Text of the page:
Medical doctor Michelle Chester, born in the South American CARICOM nation of Guyana, is preparing to administer the COVID-19 vaccine on December 14, 2020 at the Long Island Jewish Medical Center in New Hyde Park on Long Island, New York. The first vaccination was given to nurse Sandra Lindsay, with Governor Andrew Cuomo participating in the event remotely via video conference. (Photo by Scott Heins / Getty Images)
One NAN first
By News Americas Staff Writer
News Americas, NEW YORK, NY, Tue December 15, 2020: It was definitely an all-Caribbean-American affair when it came to the U.S.’s first COVID-19 vaccine, administered on Monday, December 14, 2020.
Not only were the first two health care workers shot dead by the Caribbean Americans, but the doctor who administered the shot was also from a CARICOM country.
Dr. Michelle Chester, Corporate Director Employee Health Services at Northwell Health, was born in the capital of the South American CARICOM nation Guyana, News Americas has learned. After migrating to the US, she attended Far Rockaway High School and then Rutgers University.
“We should all give this vaccine a chance to drift into the new beginning of ending Covid-19,” said Dr. Chester after administering the first vaccine against Pfizer-BioNTech COVID-19 at the Long Island Jewish Medical Center in Queens. New York on Monday to Jamaica-born Sandra Lindsay, an intensive care nurse, and Haitian-American doctor Yves Duroseau, the Chair of Emergency Medicine at Lenox Hill Hospital in Manhattan.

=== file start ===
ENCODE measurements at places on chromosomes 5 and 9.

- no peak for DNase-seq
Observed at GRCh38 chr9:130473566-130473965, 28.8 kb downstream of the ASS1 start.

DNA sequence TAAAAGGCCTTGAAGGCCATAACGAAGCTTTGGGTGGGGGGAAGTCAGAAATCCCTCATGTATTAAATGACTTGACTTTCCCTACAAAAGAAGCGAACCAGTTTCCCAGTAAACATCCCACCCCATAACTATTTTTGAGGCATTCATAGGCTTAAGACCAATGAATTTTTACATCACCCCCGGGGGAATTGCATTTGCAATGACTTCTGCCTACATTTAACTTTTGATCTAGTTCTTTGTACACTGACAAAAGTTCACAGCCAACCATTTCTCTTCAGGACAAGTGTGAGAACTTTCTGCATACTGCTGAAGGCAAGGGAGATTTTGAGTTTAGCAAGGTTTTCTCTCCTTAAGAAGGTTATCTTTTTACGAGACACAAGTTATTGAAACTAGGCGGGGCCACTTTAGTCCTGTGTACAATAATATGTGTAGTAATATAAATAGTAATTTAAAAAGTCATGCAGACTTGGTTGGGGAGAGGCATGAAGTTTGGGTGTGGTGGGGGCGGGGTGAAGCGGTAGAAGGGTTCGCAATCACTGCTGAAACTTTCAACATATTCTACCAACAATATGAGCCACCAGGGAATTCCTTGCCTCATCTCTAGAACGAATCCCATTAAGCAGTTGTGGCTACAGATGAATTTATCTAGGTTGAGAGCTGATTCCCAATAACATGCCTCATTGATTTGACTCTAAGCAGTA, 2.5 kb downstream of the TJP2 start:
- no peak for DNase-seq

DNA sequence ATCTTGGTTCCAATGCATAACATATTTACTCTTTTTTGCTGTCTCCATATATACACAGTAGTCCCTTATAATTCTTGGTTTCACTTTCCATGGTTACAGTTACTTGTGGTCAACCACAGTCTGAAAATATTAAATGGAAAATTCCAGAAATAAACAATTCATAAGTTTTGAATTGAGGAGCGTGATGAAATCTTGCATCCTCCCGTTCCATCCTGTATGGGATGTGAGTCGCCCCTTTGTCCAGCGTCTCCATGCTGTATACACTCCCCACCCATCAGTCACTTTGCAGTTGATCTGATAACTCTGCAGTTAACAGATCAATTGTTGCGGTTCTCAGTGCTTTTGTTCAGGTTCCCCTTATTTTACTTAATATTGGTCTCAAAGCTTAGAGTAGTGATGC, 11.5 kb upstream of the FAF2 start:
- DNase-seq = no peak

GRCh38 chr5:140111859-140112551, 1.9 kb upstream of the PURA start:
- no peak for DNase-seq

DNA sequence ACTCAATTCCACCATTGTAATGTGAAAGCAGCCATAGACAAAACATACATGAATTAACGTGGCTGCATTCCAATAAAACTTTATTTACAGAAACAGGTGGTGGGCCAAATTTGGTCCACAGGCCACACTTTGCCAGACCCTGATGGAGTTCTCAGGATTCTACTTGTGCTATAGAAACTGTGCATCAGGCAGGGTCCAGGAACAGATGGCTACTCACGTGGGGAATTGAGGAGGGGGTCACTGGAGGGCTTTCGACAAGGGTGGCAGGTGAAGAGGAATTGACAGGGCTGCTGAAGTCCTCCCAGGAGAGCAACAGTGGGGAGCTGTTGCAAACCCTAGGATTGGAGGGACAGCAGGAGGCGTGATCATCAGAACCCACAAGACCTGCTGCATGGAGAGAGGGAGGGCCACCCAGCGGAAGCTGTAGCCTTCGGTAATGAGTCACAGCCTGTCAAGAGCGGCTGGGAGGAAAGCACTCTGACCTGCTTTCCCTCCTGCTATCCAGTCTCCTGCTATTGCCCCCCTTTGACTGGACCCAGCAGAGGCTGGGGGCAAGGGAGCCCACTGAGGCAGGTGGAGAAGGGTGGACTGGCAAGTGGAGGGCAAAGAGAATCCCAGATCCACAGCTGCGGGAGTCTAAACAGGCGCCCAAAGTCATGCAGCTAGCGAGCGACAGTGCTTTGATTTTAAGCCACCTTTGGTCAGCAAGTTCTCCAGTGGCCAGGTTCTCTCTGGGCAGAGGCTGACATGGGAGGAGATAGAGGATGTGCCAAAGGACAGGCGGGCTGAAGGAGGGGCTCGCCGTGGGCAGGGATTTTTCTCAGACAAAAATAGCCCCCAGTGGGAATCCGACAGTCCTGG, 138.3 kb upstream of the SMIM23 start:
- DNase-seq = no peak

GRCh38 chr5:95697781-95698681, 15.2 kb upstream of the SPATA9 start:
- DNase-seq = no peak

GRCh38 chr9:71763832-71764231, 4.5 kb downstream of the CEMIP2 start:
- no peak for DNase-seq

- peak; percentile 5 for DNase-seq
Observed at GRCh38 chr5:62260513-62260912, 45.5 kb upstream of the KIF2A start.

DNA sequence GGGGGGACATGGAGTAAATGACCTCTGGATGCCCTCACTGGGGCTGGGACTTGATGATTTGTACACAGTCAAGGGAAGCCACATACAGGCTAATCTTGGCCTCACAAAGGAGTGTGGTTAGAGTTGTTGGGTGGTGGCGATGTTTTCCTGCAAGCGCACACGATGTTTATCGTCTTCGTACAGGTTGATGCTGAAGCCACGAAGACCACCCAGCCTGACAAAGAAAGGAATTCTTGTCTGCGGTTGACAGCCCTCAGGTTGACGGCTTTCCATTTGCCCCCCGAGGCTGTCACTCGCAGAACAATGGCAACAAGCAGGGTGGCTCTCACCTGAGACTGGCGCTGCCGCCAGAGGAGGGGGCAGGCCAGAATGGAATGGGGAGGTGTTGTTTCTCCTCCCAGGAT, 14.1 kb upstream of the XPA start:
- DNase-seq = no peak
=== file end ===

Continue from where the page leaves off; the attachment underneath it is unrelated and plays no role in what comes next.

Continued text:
“She got a good grade and it didn’t feel any different than taking any other vaccine,” Lindsay said immediately after taking the vaccine from Dr. Chester had received.
Jamaica-born nurse Lindsay became one of the most famous nurses in the United States after becoming the first person in the country to be vaccinated against the coronavirus.
The 52-year-old immigrated to the United States 30 years ago and attended Community College and then Lehman College in the Bronx for a degree in nursing.
She went to work at Lenox Hill Hospital in Manhattan and rose through the ranks until she became director of intensive care at Long Island Jewish Medical Center, part of the Northwell Health network, in 2016.
Another Caribbean American of Haitian roots, Dr. Yves Duroseau, the Emergency Medicine Chair at Lenox Hill Hospital in Manhattan.
As a frontline emergency medical practitioner, he is at high risk and said he wanted the staff of doctors, nurses and other health care workers he oversees to follow suit.
Dr. Duroseau said he was also keen to send a message to blacks in particular that vaccination was safe.
“I think we have to fear the Covid-19 virus more than the vaccine,” said Dr. Duroseau.
With 23 hospitals, nearly 800 outpatient facilities, and more than 14,200 affiliated physicians, Northwell Health is the largest healthcare provider and private employer in New York State. They serve more than two million people annually in the New York area and beyond, and employ 74,000 people – 18,500 nurses and 4,500 salaried doctors, including members of Northwell Health Physician Partners.